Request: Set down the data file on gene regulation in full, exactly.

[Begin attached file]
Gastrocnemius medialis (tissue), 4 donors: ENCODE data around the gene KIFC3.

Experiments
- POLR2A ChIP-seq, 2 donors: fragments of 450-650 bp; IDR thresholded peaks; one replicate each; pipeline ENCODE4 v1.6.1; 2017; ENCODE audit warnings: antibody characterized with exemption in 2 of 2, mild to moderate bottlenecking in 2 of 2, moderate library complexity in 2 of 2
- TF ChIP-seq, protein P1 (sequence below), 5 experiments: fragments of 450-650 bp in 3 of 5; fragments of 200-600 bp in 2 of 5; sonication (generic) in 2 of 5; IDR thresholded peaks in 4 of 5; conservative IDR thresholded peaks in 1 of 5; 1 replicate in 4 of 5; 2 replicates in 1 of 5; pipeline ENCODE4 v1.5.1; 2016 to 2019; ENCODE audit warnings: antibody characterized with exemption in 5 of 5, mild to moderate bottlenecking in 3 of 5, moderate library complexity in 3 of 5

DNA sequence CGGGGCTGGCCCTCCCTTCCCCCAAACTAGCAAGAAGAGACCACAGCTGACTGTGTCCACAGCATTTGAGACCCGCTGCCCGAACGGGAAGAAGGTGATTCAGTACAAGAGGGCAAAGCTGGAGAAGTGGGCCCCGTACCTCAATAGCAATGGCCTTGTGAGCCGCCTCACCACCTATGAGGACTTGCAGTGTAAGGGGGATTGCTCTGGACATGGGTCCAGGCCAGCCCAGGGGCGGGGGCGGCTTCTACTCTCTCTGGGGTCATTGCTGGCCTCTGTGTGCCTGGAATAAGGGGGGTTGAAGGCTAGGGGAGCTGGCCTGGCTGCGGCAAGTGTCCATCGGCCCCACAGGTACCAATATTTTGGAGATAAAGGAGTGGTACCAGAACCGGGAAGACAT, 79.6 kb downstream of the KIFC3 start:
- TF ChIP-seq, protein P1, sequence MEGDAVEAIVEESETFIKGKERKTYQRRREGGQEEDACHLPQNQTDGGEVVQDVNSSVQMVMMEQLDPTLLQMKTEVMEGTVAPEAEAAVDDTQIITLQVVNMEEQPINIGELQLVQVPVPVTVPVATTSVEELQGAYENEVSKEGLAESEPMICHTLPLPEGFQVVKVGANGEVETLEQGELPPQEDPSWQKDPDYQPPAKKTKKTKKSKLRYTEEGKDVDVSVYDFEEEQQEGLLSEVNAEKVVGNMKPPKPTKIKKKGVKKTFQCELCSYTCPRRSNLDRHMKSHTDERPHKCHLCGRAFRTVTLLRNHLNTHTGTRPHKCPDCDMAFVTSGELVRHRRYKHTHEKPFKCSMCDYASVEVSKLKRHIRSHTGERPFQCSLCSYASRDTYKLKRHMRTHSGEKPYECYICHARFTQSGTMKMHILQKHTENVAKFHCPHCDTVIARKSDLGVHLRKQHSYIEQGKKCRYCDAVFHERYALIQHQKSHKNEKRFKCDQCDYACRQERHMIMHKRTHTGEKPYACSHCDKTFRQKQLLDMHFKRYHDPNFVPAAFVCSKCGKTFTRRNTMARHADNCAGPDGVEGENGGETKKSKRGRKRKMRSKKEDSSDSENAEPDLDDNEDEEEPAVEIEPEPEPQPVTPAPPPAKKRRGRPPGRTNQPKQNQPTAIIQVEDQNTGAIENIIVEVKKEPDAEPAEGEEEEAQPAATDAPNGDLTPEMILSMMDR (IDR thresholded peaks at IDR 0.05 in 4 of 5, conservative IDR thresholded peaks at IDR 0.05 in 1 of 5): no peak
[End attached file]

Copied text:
Gastrocnemius medialis (tissue), 4 donors: ENCODE data around the gene KIFC3.

Experiments
- POLR2A ChIP-seq, 2 donors: fragments of 450-650 bp; IDR thresholded peaks; one replicate each; pipeline ENCODE4 v1.6.1; 2017; ENCODE audit warnings: antibody characterized with exemption in 2 of 2, mild to moderate bottlenecking in 2 of 2, moderate library complexity in 2 of 2
- TF ChIP-seq, protein P1 (sequence below), 5 experiments: fragments of 450-650 bp in 3 of 5; fragments of 200-600 bp in 2 of 5; sonication (generic) in 2 of 5; IDR thresholded peaks in 4 of 5; conservative IDR thresholded peaks in 1 of 5; 1 replicate in 4 of 5; 2 replicates in 1 of 5; pipeline ENCODE4 v1.5.1; 2016 to 2019; ENCODE audit warnings: antibody characterized with exemption in 5 of 5, mild to moderate bottlenecking in 3 of 5, moderate library complexity in 3 of 5

DNA sequence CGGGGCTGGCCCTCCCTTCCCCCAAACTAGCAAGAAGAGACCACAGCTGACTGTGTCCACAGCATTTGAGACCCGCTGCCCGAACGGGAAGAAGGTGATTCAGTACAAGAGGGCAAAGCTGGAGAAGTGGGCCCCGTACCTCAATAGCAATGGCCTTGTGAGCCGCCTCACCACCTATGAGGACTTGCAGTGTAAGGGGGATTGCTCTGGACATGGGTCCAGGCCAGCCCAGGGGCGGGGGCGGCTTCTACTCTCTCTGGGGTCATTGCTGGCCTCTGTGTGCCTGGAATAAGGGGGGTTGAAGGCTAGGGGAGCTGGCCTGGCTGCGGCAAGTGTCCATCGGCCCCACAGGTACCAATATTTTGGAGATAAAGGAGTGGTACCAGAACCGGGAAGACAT, 79.6 kb downstream of the KIFC3 start:
- TF ChIP-seq, protein P1, sequence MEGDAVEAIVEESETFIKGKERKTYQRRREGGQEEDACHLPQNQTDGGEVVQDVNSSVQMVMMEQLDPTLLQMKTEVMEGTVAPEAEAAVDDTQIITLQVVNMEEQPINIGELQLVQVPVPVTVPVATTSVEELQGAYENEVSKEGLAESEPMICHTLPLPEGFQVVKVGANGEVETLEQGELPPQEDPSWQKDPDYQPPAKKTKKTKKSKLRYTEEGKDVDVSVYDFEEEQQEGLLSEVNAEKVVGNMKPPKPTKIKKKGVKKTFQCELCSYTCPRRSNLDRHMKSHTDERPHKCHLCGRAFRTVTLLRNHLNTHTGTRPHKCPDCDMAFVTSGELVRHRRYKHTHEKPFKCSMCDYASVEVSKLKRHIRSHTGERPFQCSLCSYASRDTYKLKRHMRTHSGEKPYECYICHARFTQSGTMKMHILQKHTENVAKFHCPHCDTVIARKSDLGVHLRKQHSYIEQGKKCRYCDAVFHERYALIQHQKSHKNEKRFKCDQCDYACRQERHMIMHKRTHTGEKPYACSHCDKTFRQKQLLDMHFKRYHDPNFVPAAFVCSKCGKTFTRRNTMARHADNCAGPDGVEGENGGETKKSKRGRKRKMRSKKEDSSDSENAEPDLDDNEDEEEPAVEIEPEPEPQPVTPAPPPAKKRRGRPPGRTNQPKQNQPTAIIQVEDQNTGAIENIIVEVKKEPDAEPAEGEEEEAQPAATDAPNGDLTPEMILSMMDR (IDR thresholded peaks at IDR 0.05 in 4 of 5, conservative IDR thresholded peaks at IDR 0.05 in 1 of 5): no peak